A further reminder of the courts approach with service of valid payment notices in Kersfield

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The recent decision of Kersfield Developments (Bridge Road) Ltd v Bray and Slaughter Ltd [2017] EWHC 15 (TCC)  is the latest in a line of TCC cases to clarify the risk for paying parties who fail to serve valid payment notices or pay less notices.

Here, the court made clear that an adjudicator cannot “open up, revise and review” the true valuation of an interim payment application in circumstances where no valid payment notice or pay less notice has been served.


Kersfield Developments (Bridge Road) Ltd (“Kersfield“) engaged Bray and Slaughter Ltd (“Bray“) under a JCT Design and Build Contract (2011) with a schedule of amendments (“the Contract”), to refurbish a mansion house and stable block and to construct a number of detached houses.

The Contract provided that the due date for Kersfield to make payment to Bray was the fifth day of each month (commencing on 5 February 2015) or the nearest Business Day.

No later than 5 days after each due date, Kersfield was to give a payment notice to Bray with any pay less notice to be served no later than 5 days before the final date for payment. The final date for payment was 14 days from the due date.

Bray submitted its interim payment application 19 on 5 August 2016 for £1,208,279.39 with various supporting documents. Kersfield was required to serve any payment notice by 10 August 2016 and any pay less notice by Sunday 14 August 2016. The Contract provided that email communications sent after 4pm were deemed to be served on the next Business Day.

Kersfield’s Employer’s Agent acknowledged that its payment notice was late and sought to correct this by serving a pay less notice by email at 9.50pm on Friday 12 August 2016. The pay less notice was deemed served on Monday 15 August 2016, which was 1 day late.

Bray commenced adjudication seeking payment of the full amount applied for in its interim payment application. The Adjudicator accepted Bray’s claim.


Kersfield did not comply with the Adjudicator’s decision and Bray commenced enforcement proceedings. At the same time Kersfield issued separate court proceedings seeking a final determination as to the true value of Bray’s works as at interim application 19.

The two key issues before the court were:

  • whether Bray’s interim application 19 was a valid application for payment and/or whether Kersfield was estopped from arguing that the application was invalid through a course of dealing and
  • whether Kersfield was entitled to “open up, revise and review” the true valuation of an interim application where it had failed to serve a valid payment notice or pay less notice.

Validity of the application

In respect of issue 1 above, the court agreed with the Adjudicator’s decision and found that interim application 19 was valid.

The interim application set out the sum due and the basis on which that sum had been calculated and was clear and unambiguous in its form and substance. This was all that was required.

Kersfield argued that the interim application was invalid because it did not include sufficient supporting documents. The court commented that, a lack of substantiation may have justified rejection of a claim, but it did not in itself invalidate the application. Kersfield’s remedy for the lack of or inadequate substantiation would lie in the payment notice or pay less notice. As such, the interim application was valid and Kersfield were required to pay up.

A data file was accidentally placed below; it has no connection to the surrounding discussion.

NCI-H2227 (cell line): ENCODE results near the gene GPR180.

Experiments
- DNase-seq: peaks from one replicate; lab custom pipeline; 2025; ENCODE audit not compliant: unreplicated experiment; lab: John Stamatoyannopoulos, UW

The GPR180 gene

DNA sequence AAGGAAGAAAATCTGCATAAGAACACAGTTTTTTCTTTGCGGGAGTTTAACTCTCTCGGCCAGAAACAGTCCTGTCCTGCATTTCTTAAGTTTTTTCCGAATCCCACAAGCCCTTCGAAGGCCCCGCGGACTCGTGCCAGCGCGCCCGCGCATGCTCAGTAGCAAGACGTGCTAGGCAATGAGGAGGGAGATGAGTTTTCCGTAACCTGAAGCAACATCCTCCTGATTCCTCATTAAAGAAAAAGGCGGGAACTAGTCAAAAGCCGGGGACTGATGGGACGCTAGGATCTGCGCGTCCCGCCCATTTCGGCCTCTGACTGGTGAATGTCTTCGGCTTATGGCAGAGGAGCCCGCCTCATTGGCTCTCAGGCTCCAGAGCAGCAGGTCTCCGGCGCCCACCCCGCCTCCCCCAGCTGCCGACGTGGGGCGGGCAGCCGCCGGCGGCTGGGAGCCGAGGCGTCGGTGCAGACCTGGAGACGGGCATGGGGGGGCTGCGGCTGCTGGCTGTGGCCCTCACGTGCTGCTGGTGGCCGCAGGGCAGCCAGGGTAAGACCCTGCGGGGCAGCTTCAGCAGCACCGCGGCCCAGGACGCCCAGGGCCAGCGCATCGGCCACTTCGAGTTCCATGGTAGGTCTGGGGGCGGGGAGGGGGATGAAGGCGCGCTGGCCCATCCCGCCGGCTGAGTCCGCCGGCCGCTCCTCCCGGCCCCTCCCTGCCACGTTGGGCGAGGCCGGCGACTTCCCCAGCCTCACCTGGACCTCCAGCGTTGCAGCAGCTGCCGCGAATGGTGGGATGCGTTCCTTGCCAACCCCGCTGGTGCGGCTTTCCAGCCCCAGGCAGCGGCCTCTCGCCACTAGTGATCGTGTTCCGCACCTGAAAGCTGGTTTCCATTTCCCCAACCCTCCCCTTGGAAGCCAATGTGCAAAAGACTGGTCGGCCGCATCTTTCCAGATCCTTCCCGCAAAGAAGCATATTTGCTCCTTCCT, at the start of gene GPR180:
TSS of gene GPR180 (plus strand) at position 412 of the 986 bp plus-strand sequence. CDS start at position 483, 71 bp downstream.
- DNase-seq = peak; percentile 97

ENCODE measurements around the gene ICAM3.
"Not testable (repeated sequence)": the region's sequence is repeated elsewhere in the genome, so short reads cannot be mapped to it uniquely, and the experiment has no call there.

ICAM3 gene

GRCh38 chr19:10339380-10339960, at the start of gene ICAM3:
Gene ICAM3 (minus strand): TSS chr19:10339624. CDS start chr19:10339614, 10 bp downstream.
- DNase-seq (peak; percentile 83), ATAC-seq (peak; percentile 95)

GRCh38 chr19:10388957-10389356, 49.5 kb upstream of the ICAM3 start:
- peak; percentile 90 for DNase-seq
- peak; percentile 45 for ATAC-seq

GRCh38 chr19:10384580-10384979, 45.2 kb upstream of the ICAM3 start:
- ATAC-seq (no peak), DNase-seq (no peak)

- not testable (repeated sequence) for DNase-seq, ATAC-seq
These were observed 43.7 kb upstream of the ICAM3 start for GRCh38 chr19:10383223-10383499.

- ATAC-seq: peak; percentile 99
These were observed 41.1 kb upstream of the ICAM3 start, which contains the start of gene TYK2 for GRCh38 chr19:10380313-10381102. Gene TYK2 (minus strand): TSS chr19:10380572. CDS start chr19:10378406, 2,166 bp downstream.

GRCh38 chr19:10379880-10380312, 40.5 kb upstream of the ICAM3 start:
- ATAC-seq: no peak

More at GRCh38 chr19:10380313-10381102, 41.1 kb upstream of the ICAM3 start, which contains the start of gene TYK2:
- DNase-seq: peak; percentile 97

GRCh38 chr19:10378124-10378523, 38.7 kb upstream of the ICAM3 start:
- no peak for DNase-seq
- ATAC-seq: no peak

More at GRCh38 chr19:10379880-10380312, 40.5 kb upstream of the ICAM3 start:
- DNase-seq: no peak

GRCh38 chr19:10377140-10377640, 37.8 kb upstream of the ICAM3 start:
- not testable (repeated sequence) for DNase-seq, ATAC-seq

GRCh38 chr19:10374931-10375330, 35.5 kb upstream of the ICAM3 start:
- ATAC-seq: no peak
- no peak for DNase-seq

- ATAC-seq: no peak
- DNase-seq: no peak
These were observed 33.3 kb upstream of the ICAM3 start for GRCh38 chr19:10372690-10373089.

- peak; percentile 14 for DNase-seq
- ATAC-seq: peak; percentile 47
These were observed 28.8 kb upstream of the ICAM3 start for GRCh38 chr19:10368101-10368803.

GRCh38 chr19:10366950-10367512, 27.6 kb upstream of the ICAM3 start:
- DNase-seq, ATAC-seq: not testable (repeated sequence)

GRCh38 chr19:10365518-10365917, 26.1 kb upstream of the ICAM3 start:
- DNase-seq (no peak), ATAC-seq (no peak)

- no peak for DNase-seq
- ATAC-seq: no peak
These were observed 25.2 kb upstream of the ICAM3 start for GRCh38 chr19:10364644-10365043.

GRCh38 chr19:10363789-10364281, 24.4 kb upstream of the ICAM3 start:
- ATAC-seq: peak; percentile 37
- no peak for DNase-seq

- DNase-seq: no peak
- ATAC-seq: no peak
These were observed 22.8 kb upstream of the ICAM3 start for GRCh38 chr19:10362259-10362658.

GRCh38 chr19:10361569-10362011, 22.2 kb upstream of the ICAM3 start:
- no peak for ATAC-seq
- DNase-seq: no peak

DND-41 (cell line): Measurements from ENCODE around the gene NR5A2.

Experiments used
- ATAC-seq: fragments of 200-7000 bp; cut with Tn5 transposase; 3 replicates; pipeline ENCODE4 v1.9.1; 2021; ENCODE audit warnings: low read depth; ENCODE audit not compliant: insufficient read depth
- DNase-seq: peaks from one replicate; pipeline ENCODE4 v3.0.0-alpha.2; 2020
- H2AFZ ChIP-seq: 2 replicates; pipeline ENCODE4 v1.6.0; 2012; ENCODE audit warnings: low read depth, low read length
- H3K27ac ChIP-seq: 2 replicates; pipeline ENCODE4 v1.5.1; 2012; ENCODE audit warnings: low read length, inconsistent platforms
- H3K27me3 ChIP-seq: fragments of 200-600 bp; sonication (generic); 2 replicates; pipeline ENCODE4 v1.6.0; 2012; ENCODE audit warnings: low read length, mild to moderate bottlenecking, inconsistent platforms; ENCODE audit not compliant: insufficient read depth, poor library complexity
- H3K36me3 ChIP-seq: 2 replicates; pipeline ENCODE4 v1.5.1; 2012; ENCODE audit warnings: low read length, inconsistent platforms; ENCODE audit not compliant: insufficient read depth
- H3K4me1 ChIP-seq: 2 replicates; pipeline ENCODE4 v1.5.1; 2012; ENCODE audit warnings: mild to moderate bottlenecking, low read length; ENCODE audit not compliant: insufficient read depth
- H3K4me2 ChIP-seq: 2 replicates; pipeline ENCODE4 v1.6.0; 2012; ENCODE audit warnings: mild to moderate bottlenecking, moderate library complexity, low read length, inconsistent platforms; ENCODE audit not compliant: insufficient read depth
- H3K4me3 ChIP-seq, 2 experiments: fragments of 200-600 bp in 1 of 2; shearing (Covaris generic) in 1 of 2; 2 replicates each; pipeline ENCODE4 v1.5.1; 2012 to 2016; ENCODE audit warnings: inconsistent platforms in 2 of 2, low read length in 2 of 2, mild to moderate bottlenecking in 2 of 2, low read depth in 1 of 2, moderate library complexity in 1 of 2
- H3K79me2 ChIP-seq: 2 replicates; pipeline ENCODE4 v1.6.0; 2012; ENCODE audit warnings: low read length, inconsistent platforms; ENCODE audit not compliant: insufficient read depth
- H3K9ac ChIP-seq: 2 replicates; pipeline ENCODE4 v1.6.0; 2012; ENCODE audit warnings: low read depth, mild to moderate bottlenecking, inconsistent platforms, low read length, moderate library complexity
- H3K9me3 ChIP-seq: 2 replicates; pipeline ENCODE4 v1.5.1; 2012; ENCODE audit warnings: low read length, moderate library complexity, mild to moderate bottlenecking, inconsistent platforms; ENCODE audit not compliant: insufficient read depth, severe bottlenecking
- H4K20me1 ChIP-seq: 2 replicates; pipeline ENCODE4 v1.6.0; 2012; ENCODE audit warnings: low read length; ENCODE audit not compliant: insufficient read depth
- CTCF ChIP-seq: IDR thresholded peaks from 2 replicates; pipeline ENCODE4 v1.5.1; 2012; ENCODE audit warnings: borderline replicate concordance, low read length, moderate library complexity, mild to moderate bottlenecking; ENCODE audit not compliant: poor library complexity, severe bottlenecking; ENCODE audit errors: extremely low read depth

As a side point, the court also considered the estoppel argument and decided that the fact that Kersfield had accepted and made payment against earlier applications which lacked substantiation did not necessarily mean that Bray was entitled to payment under a later interim application if that later application was not in the correct form. However, as the interim application was considered to be valid here, this question had no bearing on the case.

Adjudicator’s ability to “open up, revise and review”

With regards to issue 2. above Kersfield sought to argue that sections 111(8) and (9) of the Housing Grants Construction & Regeneration Act 1998 (“the Construction Act“) entitled an adjudicator to “open up, revise and review” any payment notice or pay less notice so that the Adjudicator could determine the true value of what was due.

The court rejected this argument and outlined that this could only apply where a valid payment notice or pay less notice had been served which disputed the sum due. In the absence of a payment notice/ pay less notice, there was no dispute and the value of the works was agreed. There could be no second adjudication on the true valuation of the works given that in default of any notice, it had already been agreed.


 The case serves as a reminder of the court’s strict approach to a failure to serve a valid payment notice or pay less notice. In the absence of a notice, any attempt by a paying party to re-open interim payment applications in a later adjudication will fail.

It is crucial to serve any notice within the prescribed timeframe or face the consequences.

A party seeking payment should ensure that the content of their applications are clear and unambiguous to avoid any scope for dispute.